COLUMBUS – Lance D. Himes, interim director of the Ohio Department of Health (ODH), is calling on Ohio teens and young adults to take precautions to protect themselves and others against the dangers of COVID-19.
Himes said it is essential that young people stay home and away from others if they are sick, adhere to 6-foot social distancing and wear facial coverings when they go out. Avoid gathering in large crowds, huddling in groups, and sharing hugs or drinks.
“Young people have given up a great deal since this pandemic first hit and are eager to get back to normal,” Himes said. “I thank them for their sacrifices and urge them to create a new normal in which they find ways to safely socialize, wear masks, keep a safe distance, and look out for one another.”
ODH has prepared guidelines for parents and others for talking with young people about COVID-19. The guidelines include tips for preventing the spread and navigating new social norms. The Centers for Disease Control and Prevention also has produced a series of fact sheets for young adults:
Wear a Cloth Face Covering to Protect You and Your Friends
Help Protect Yourself and Others from COVID-19
What Your Test Results Mean
Slow the Spread of COVID-19
Do it for Yourself and Your Friends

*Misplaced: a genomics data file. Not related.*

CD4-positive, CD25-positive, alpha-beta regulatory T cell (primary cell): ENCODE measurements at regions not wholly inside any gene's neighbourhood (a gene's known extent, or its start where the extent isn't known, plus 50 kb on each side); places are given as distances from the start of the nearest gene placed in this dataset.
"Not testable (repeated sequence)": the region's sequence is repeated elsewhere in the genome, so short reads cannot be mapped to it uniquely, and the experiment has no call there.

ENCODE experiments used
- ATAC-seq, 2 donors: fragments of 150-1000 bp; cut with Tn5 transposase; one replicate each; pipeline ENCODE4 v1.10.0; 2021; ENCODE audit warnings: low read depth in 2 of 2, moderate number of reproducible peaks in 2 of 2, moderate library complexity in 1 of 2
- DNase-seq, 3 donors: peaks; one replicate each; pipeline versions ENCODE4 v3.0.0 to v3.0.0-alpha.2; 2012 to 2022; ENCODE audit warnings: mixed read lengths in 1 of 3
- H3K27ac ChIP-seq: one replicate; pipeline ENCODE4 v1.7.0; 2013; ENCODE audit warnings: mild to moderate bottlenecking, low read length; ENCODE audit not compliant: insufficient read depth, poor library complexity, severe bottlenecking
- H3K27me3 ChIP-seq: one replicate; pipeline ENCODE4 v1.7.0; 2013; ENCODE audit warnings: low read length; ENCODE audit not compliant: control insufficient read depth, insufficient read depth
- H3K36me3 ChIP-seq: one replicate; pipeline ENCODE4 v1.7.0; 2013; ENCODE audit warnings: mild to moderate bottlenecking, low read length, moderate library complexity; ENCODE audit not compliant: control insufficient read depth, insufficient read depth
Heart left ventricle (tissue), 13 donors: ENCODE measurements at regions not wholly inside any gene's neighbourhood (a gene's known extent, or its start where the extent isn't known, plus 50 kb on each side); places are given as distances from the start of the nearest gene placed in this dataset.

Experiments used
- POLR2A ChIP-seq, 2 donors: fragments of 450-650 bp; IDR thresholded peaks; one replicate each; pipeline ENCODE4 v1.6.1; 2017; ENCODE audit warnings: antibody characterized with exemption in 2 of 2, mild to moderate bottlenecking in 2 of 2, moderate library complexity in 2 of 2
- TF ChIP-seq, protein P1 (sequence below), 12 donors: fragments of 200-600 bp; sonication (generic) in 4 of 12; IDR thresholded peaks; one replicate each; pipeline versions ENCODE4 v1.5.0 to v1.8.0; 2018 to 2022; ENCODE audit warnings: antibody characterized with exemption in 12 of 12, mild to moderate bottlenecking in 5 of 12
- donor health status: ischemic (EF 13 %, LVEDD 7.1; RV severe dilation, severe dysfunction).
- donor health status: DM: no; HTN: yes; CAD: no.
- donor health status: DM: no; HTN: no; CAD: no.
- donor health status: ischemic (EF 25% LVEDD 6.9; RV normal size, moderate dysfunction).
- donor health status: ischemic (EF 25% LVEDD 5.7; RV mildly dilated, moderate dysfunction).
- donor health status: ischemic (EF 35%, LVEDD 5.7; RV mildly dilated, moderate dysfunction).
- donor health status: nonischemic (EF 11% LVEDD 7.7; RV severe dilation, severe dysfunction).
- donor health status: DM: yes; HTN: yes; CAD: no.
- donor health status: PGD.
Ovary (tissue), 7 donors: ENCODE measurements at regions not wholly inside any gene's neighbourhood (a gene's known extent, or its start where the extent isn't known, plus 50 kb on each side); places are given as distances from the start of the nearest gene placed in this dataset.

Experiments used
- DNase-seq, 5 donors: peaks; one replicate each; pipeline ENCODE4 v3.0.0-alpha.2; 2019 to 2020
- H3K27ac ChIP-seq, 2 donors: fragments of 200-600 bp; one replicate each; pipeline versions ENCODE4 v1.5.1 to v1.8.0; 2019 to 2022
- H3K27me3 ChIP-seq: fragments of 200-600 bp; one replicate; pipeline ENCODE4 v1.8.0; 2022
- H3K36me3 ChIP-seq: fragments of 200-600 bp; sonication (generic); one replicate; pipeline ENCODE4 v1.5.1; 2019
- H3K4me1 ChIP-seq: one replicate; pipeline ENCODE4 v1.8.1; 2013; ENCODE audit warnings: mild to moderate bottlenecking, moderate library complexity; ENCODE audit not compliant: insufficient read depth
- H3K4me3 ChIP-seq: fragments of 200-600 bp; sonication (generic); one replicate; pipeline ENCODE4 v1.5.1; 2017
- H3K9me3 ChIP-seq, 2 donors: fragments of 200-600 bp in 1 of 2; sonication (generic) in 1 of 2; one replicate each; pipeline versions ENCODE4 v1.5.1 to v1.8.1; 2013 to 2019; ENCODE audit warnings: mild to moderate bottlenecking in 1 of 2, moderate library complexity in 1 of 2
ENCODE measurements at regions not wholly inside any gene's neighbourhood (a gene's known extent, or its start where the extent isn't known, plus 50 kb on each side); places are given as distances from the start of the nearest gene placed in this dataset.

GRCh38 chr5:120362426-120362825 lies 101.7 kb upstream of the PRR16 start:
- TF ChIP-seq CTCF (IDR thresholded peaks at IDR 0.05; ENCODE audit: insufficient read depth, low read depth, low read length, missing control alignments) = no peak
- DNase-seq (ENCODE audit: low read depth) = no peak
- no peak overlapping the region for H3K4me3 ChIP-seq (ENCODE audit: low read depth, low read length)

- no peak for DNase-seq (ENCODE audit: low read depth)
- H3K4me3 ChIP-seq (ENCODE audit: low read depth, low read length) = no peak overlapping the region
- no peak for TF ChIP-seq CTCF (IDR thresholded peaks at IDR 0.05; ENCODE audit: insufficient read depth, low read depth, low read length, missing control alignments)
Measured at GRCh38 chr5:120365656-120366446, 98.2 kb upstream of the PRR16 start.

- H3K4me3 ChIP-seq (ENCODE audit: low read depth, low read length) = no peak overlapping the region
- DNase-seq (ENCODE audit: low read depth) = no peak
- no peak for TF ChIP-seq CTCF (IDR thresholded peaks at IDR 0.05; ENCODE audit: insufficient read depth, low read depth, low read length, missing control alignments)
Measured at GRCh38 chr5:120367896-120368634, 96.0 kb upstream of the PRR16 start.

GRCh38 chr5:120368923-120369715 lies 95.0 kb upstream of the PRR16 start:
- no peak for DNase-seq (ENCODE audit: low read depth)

Stay Safe at the Pool/Beach
The average age of people with COVID-19 in Ohio has been steadily decreasing, showing that more and more young people are being exposed, and have become ill. Even those who don’t experience symptoms or only mild ones can unknowingly carry the disease and pass it to parents, grandparents, or other family and friends who may become seriously ill.
Taking steps to prevent COVID-19 also shows appreciation and offers protection for essential workers who provide healthcare and deliver food, packages, and other items. Further, reducing the spread of the pandemic is critical to prevent hospitals from becoming overcrowded. Overcrowded hospitals and overburdened healthcare workers make it more difficult to care for patients in critical need—a grandparent suffering from COVID-19, an aunt having complications delivering a baby, a father with chest pain, or a friend hurt in a car crash.
“Teens and young people must do everything in their power to protect themselves, their families and friends, and all Ohioans against this very real and very serious threat,” Himes said. “You will save lives, prevent suffering, and help tame a pandemic that places all of us at risk.”